Heinz Mariacher, mountaineering, freedom and the Paul Preuss Award
The report and words about mountaineering from the Paul Preuss Prize, awarded to the Austrian mountaineer Heinz Mariacher celebrated at Reinhold Messner's Firmian Castle. Mariacher is the eighth alpinist to receive the prestigious award after Messner himself, Hanspeter Eisendle, Albert Precht, Hansjörg Auer, Alexander Huber, Beat Kammerlander and Bernd Arnold.
It's hard to see so many great mountaineers gathered together all in the same place. But there they were, on Tuesday last, at Reinhold Messner’s castle, or rather, his Firmian Museum. They had all come to celebrate Heinz Mariacher receive the Paul Preuss Award. And there were so many prime players of (Germanic) mountaineering that it would be impossible to name them all. Here though are just a few: the brothers Alex and Thomas Huber, Beat Kammerlander, Hans Kammerlander, Wolfgang Nairz, Darshano L. Rieser, Hanspeter Eisendle, Christoph Hainz, Ernst Vogt, Lisi Steurer, Simon Gietl, Dani Arnold, Fabian Buhl, Adam Holzknecht, Heinz Zak and many, many others.
And then, of course, there was the lord of the magical castle, Reinhold Messner in person. He gave the opening speech before the awards ceremony, regarding the prize of which in 2013 he was the first recipient. "Your demeanour stems not exclusively from the experience you gained on the Karwendel walls or on the great Marmolada south face, your attitude comes from an anarchic sentiment." Messner explained as he directly addressed an attentive and, we’re certain, even somewhat emotional Heinz Mariacher. "You are a typical anarchist alpinist." Messner continued "And when an anarchist alpinist enters an anarchic world (the mountains ed), he knows that it is dangerous, he knows that it is difficult, he knows that he’s far removed from all safety nets, and he experiences the mountains according to anarchic patterns. Nobody tells him what he must do and he does not allow anyone to tell him what to do. The rules he establishes are his own set of rules, and he doesn't give a damn about any other rules. He doesn't need an award, or recognition from others. All he needs is his passion and the freedom to express this love. Of course, his subconscious tells him that the freedom he demands comes hand in hand with responsibility. Which he feels all too well, when he’s up on the wall, hanging off small handholds and standing on tiny footholds, with little or no protection below him..."
Messner was obviously referring to Mariacher's great solo ascents and his mountaineering achievements and, we bet, the recipient of the prize was slightly surprised to have received this accolade. Also because Messner then confessed he’d felt a (healthy) twinge of envy for Mariacher’s climbs. But as he immediately specified, while also turning to Mariacher’s immensely talented climbing partner Luisa Iovane: "With your Tempi Moderni you really ushered in the modern era of rock climbing in the Alps. The name of that route, Moderne Zeiten, Modern Times, is brilliant. The line you chose with Luisa is brilliant. Your route finding was brilliant. You realised where you’d be able to climb and checked its feasibility, meter by meter. But not with the intention of drilling a bolt, or adding a bunch of pegs, when upwards progress was no longer possible. No, always with the aim of climbing everything free. The moment you ascended Tempi Moderni, I no longer felt envy, only even more admiration!"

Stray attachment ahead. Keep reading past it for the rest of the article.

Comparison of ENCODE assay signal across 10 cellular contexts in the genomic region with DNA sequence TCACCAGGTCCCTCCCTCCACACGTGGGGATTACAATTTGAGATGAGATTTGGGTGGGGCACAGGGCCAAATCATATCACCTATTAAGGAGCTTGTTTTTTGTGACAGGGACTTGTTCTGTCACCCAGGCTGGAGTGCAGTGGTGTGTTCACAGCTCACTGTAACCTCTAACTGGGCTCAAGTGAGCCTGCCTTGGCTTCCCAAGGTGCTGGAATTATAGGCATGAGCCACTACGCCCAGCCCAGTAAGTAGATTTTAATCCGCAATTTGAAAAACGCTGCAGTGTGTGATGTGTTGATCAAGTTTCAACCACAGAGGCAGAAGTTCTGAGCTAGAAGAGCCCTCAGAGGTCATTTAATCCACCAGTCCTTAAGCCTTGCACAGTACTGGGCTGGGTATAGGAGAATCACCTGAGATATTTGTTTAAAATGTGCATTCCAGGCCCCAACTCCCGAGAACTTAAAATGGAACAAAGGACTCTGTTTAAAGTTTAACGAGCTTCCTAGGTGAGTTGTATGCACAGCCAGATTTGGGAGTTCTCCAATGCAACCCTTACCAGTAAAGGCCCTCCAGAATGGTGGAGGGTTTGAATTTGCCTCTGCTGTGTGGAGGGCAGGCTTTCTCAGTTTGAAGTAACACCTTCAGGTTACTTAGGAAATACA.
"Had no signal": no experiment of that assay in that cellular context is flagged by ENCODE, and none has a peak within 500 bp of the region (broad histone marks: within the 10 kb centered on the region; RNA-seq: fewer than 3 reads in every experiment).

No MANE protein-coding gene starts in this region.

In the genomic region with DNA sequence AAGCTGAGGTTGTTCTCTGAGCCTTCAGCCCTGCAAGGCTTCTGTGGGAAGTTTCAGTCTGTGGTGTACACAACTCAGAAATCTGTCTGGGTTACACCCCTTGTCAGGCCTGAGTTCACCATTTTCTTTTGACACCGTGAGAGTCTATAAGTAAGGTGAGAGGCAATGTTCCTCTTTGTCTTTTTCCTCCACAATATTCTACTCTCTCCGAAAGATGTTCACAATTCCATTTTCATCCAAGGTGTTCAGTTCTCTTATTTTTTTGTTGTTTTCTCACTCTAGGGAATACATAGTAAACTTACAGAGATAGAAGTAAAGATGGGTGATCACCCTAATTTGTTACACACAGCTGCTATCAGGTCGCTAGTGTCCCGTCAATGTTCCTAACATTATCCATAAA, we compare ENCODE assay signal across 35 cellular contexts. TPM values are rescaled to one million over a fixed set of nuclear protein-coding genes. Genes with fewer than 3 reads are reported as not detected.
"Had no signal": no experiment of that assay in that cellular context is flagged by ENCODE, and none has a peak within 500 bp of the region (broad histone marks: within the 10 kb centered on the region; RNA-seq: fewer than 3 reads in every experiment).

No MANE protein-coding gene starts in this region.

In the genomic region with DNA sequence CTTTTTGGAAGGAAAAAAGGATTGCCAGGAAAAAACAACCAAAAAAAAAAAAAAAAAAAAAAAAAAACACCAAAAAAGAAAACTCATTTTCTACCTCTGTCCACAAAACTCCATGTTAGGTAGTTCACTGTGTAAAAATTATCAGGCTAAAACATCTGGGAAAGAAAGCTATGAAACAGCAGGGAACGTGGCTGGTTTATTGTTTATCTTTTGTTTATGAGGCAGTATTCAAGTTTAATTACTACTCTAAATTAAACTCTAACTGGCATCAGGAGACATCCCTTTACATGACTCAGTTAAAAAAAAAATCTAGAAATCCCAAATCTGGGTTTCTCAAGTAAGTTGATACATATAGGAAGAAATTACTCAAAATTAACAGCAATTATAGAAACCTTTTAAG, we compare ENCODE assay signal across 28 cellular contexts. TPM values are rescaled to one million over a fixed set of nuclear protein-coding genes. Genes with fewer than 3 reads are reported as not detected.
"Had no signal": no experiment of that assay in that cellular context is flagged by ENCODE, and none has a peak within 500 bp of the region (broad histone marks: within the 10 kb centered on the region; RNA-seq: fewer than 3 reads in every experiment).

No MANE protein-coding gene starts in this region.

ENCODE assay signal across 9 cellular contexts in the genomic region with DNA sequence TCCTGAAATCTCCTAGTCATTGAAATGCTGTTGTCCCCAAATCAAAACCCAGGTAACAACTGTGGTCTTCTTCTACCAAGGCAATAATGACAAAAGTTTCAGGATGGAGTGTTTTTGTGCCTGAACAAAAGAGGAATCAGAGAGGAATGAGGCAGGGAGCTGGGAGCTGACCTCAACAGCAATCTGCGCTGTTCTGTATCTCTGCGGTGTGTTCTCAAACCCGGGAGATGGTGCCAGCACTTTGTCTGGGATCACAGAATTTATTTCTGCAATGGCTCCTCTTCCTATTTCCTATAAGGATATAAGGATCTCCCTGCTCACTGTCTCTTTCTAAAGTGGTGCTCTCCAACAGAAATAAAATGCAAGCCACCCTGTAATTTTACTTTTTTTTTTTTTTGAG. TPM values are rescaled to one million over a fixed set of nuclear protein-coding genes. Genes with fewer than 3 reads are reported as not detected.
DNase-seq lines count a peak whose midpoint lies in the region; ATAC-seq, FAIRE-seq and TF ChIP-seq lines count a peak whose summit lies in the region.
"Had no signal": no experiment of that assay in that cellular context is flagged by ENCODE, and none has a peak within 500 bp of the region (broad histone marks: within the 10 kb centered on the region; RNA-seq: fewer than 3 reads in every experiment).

This praise would have been plenty, some might have thought. But there was more in store: "What you and Luisa did together" Messner added "was beautiful, enviable, elegant and will remain in the history of mountaineering. Just like the climbs of Preuss - which were obviously much easier, of course, as he climbed in a different era - but of the same value and importance. Because your demeanour resembles his." With a touch of irony Messner then immediately added: "Paul Preuss was a funny man, a cheeky man and, for me, with unsurpassed writing skills. He also happened to be good philosopher, a great thinker. There is only one thing that the two of you don’t have in common: he coined the phrase 'Women are the ruin of mountaineering'." Hearing this Heinz didn’t wait to be asked twice and replied, while looking at Luisa: "For me exactly the opposite holds true!” For who he received the approval of the entire audience.
By the way, the conversation (ie question time) between the award recipient and the audience was also very interesting. Among the many things worth reporting is that of Thomas Hube who stated: "Heinz, you have always been an inspiration for us!" Not bad coming from one of the greatest climbers ever. Also interesting was the question of a journalist, who asked Heinz about had motivated him to end his wildest years up in the mountains. The answer: “Well, they’re not over yet! But probably when you are younger you have an inner drive that draws you towards these adventures. I now live with Luisa, I would be very sorry if something were to happen to me. I can't just leave her on her own!"
This conclusion was echoed by one from Heinz himself, who asked the audience: "If everyone had respected Preuss's ethical values, what would the rock faces look like now? How different would they be? If everyone had continued with his mentality, things would have been much more interesting." A perfect ending, in Preuss-style one might say. But also a perfect moment to then move on, have a drink and chat about what climbers inevitably chat about. Relaxed and happy for once. The pleasant atmosphere was palpable…. thanks perhaps to the magical castle?
by Vinicio Stefanello
Paul Preuss Award Hall of Fame:
2013: Reinhold Messner
2014: Hanspeter Eisendle
2015: Albert Precht (✝)
2016: Hansjörg Auer (✝)
2017: Alexander Huber
2018: Beat Kammerlander
2019: Bernd Arnold
2020: Heinz Mariacher
Links: www.paulpreuss-gesellschaft.at, SCARPA